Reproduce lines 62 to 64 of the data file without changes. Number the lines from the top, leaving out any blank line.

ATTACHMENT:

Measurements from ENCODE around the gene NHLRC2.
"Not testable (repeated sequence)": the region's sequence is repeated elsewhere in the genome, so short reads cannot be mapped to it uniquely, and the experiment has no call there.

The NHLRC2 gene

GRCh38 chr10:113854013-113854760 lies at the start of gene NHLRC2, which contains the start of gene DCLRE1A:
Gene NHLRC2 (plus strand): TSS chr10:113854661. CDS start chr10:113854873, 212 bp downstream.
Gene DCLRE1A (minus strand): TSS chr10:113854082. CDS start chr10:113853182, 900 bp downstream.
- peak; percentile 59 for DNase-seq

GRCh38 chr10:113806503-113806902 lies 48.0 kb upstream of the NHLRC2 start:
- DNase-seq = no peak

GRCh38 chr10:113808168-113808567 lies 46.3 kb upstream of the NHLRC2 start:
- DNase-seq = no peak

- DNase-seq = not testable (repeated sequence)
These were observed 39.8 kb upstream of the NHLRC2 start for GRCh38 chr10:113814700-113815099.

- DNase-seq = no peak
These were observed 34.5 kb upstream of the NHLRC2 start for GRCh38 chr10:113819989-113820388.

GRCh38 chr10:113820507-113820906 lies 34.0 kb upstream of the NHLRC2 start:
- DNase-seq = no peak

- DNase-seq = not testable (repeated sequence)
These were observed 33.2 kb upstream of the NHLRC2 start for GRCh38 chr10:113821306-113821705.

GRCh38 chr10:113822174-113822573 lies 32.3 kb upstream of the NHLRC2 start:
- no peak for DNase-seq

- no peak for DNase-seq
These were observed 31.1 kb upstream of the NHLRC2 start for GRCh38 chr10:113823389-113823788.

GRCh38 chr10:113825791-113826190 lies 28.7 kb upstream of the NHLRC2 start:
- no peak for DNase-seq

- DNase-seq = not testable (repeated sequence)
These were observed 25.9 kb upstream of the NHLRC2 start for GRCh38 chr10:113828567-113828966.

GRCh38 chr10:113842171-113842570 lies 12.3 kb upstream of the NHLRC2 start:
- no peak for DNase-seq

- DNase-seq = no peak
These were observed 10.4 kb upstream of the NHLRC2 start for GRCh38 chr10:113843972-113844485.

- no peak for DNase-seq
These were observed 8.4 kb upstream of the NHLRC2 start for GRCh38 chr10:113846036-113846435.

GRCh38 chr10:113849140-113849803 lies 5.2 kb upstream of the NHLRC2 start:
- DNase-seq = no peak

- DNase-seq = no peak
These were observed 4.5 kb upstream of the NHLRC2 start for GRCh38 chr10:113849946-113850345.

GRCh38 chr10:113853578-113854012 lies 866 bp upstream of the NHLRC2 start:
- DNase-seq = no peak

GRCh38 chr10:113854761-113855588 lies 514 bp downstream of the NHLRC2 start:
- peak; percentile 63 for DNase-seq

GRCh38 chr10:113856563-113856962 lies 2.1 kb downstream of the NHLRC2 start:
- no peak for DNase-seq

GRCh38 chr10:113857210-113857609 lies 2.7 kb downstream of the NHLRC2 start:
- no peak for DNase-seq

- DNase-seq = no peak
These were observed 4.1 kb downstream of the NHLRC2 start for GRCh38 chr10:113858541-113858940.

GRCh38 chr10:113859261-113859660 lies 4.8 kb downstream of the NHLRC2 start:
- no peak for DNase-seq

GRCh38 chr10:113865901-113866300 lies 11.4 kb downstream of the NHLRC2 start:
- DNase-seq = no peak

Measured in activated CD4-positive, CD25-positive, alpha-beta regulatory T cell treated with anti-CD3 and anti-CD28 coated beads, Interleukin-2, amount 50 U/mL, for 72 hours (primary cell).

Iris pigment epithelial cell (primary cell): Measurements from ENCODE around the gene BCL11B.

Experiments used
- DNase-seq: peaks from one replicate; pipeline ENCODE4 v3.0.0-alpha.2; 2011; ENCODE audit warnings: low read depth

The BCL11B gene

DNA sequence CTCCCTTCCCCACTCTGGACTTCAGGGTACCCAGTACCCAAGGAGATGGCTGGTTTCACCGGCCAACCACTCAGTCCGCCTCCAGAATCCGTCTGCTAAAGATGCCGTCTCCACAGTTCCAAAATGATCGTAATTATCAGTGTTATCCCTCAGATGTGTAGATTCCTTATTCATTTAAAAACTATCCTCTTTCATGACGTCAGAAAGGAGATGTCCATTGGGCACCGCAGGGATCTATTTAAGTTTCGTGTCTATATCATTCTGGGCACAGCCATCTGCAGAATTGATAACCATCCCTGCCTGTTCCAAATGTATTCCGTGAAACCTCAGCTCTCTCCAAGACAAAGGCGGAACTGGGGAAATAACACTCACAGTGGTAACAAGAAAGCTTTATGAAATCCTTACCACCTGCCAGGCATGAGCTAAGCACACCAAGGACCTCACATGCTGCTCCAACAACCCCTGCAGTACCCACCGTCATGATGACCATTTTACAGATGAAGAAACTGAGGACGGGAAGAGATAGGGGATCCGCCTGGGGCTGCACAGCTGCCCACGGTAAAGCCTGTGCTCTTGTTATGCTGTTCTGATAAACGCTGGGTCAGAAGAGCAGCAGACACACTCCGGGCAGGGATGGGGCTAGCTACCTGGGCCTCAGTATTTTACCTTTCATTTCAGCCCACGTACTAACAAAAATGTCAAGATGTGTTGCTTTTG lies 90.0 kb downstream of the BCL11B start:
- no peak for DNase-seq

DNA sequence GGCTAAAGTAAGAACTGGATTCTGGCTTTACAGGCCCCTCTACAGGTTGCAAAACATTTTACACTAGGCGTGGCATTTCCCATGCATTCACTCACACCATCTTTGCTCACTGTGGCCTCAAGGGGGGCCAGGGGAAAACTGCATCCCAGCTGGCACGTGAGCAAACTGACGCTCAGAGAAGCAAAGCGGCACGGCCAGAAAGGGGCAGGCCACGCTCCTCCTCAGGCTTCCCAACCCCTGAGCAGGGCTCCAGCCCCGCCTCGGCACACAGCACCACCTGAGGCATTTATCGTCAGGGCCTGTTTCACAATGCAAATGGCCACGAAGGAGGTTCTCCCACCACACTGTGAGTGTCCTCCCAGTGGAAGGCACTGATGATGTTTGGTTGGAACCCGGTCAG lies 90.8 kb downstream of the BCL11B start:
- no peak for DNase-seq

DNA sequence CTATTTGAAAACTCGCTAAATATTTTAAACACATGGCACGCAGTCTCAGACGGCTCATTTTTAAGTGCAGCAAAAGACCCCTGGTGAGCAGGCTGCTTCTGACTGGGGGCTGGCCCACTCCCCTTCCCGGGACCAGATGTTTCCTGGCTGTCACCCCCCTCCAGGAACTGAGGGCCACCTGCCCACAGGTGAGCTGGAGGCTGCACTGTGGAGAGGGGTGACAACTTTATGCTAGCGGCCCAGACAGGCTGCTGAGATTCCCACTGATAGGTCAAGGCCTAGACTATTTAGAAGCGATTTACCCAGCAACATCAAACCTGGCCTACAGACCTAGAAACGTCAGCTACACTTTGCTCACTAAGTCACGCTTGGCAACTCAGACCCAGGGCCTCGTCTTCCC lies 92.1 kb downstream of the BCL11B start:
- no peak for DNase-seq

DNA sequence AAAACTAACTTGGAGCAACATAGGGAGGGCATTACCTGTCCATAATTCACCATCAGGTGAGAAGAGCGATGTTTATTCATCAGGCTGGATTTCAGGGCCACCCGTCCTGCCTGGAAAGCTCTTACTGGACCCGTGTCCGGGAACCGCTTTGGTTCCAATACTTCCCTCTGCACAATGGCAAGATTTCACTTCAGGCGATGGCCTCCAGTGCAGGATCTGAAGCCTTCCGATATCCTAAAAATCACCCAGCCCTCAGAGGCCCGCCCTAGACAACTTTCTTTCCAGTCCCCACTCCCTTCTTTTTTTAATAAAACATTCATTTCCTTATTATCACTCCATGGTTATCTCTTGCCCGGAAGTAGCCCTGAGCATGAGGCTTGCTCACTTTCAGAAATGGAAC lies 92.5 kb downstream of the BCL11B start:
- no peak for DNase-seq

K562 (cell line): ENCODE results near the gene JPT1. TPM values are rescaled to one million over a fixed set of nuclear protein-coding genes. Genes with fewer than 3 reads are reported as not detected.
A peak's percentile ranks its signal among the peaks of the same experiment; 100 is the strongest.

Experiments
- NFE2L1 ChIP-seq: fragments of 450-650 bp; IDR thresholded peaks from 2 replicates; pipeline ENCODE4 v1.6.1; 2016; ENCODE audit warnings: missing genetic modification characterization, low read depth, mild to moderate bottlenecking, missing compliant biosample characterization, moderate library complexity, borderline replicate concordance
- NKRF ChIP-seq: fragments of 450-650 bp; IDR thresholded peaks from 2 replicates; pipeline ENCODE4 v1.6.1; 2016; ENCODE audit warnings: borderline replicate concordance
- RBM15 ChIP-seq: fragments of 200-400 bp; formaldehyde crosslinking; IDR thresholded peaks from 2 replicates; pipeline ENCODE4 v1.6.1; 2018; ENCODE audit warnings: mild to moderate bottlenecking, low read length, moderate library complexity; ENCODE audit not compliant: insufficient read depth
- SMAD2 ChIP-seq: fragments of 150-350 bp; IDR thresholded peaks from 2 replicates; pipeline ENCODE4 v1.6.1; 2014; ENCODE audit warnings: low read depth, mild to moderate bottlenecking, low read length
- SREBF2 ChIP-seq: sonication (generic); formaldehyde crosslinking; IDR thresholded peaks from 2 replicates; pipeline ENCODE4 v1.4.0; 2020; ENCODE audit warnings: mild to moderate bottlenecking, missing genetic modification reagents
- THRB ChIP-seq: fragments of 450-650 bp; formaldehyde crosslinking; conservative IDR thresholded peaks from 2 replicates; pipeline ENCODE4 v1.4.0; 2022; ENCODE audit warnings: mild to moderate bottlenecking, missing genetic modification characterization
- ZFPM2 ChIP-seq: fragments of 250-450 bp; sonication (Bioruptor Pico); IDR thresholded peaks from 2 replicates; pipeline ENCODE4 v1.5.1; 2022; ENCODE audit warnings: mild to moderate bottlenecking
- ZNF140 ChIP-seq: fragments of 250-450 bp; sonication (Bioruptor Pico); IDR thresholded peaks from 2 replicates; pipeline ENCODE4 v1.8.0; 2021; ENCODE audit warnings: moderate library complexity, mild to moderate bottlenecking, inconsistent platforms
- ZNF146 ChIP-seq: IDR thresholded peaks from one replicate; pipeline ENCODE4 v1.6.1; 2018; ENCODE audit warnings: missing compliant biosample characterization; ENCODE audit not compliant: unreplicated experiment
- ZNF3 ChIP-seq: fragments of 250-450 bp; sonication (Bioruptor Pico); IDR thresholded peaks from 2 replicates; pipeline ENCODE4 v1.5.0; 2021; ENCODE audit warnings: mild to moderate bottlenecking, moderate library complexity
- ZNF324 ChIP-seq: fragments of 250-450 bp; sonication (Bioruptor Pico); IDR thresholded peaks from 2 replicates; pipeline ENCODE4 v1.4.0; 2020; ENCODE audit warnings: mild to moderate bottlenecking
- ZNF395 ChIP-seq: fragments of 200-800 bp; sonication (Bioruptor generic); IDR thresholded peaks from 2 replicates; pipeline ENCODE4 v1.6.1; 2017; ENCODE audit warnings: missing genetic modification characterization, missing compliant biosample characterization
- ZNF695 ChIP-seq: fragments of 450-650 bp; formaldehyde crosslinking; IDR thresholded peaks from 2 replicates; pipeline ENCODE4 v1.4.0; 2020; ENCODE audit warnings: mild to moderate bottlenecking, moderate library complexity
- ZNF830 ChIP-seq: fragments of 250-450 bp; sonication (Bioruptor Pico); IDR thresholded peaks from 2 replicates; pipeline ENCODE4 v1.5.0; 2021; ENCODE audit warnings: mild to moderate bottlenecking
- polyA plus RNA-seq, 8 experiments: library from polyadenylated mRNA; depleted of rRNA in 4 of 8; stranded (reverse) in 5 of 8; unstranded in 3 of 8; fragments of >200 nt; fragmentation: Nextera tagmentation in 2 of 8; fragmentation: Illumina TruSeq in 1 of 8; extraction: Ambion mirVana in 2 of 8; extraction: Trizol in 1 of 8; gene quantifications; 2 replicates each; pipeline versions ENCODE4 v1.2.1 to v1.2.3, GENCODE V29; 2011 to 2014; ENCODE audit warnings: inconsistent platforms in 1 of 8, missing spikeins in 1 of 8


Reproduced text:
- no peak for DNase-seq

DNA sequence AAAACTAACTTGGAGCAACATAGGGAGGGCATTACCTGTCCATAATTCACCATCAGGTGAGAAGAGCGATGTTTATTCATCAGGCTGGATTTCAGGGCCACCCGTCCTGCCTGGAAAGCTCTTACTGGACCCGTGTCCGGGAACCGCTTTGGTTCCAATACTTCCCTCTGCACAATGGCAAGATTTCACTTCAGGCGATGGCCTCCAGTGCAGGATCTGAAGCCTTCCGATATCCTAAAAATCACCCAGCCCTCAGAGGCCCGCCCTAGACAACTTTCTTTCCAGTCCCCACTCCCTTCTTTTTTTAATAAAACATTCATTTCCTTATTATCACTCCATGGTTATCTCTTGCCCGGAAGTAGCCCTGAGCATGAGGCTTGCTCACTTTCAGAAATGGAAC lies 92.5 kb downstream of the BCL11B start:
- no peak for DNase-seq